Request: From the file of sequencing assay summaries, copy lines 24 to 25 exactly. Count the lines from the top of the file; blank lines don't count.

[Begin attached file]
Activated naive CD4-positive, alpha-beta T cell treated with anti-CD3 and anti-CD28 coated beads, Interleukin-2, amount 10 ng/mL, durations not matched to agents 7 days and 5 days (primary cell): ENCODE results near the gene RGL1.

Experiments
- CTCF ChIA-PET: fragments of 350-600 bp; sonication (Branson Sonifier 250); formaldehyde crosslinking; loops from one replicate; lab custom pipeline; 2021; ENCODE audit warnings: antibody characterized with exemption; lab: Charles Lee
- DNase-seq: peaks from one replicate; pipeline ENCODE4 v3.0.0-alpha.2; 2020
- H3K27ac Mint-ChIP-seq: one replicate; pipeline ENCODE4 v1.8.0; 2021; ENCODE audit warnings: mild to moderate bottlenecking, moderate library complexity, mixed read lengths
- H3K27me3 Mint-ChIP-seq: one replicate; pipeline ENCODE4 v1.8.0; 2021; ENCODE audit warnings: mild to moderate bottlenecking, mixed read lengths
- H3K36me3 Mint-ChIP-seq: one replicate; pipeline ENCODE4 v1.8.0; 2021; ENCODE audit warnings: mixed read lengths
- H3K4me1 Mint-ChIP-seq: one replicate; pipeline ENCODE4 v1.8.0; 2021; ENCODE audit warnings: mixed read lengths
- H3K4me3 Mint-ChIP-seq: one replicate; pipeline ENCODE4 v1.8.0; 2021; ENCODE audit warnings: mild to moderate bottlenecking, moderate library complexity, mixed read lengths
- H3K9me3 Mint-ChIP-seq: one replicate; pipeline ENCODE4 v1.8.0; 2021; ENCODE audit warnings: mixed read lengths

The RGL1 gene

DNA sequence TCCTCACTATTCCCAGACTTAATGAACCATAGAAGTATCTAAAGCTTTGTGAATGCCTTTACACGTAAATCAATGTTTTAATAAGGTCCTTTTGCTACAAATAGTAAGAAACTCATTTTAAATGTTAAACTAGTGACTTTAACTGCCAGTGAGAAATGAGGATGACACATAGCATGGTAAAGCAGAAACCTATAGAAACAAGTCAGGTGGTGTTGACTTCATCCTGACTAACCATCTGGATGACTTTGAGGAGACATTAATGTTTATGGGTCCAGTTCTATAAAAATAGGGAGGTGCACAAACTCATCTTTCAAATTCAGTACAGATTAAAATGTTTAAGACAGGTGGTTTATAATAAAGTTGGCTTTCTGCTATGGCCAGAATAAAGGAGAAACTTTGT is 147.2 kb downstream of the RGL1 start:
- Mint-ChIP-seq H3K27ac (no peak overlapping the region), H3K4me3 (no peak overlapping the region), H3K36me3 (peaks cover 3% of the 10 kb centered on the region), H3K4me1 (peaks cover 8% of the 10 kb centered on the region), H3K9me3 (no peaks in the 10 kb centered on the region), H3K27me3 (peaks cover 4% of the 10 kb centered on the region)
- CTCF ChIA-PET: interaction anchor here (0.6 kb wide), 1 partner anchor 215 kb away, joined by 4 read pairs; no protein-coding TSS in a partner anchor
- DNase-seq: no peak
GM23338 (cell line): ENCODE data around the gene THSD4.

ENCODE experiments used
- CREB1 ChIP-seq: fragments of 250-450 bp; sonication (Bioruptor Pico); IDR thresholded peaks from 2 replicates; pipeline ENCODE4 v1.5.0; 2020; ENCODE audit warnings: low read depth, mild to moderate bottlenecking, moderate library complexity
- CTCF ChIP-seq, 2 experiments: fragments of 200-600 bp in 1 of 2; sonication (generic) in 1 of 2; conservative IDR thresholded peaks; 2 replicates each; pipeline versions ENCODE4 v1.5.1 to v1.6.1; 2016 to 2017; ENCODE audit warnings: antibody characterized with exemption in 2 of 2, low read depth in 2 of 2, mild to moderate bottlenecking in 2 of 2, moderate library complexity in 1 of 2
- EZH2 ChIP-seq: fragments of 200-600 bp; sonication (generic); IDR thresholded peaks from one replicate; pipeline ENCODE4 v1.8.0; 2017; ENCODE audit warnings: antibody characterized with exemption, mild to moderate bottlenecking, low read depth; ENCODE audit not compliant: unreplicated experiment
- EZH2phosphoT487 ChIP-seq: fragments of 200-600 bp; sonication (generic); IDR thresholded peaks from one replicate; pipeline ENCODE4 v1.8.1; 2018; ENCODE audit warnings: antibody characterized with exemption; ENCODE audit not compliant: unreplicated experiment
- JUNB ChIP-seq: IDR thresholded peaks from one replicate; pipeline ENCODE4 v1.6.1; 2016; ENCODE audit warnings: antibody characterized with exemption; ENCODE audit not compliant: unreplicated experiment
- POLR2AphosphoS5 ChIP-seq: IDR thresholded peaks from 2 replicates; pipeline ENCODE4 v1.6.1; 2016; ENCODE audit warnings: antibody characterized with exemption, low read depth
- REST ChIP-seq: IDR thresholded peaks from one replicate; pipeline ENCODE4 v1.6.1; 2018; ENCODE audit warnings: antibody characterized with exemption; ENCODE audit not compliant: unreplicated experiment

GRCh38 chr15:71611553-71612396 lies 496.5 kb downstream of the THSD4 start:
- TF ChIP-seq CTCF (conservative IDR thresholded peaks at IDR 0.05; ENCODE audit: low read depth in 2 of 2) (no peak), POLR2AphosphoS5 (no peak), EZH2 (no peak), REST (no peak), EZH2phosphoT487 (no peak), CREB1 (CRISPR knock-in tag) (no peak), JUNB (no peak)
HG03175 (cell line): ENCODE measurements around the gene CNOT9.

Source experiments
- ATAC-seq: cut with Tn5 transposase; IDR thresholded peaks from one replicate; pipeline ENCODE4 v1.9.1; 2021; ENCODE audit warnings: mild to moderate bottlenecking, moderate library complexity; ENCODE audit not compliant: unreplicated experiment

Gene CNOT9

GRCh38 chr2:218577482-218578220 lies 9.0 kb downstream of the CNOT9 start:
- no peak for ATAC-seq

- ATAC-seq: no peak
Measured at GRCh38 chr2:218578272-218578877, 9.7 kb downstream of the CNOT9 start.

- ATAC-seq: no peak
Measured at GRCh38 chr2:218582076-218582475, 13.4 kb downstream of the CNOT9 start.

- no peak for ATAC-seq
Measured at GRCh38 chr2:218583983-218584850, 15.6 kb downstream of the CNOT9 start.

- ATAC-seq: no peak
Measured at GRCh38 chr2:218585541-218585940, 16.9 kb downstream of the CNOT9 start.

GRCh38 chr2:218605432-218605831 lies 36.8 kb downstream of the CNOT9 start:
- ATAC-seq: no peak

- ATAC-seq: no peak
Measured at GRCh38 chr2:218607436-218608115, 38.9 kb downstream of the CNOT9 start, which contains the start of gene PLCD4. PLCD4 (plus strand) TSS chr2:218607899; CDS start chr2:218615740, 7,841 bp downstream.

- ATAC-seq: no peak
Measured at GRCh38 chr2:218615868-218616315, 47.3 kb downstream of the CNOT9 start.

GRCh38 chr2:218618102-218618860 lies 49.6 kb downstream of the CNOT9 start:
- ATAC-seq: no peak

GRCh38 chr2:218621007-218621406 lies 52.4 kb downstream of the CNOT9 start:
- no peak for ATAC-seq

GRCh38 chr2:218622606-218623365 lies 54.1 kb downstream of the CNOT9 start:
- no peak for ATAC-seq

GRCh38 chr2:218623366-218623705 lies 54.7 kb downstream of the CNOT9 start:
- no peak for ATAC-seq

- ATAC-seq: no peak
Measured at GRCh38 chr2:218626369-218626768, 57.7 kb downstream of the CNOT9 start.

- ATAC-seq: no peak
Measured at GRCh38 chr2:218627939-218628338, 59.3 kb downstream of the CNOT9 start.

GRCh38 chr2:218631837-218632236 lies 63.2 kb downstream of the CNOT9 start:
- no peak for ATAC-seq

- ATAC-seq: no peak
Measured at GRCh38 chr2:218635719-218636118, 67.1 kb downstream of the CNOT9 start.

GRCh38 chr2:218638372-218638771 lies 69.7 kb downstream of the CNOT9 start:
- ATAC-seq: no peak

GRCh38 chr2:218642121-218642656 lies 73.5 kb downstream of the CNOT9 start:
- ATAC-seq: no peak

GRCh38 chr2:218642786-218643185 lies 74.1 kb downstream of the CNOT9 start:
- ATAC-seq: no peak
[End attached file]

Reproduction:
- REST ChIP-seq: IDR thresholded peaks from one replicate; pipeline ENCODE4 v1.6.1; 2018; ENCODE audit warnings: antibody characterized with exemption; ENCODE audit not compliant: unreplicated experiment

GRCh38 chr15:71611553-71612396 lies 496.5 kb downstream of the THSD4 start: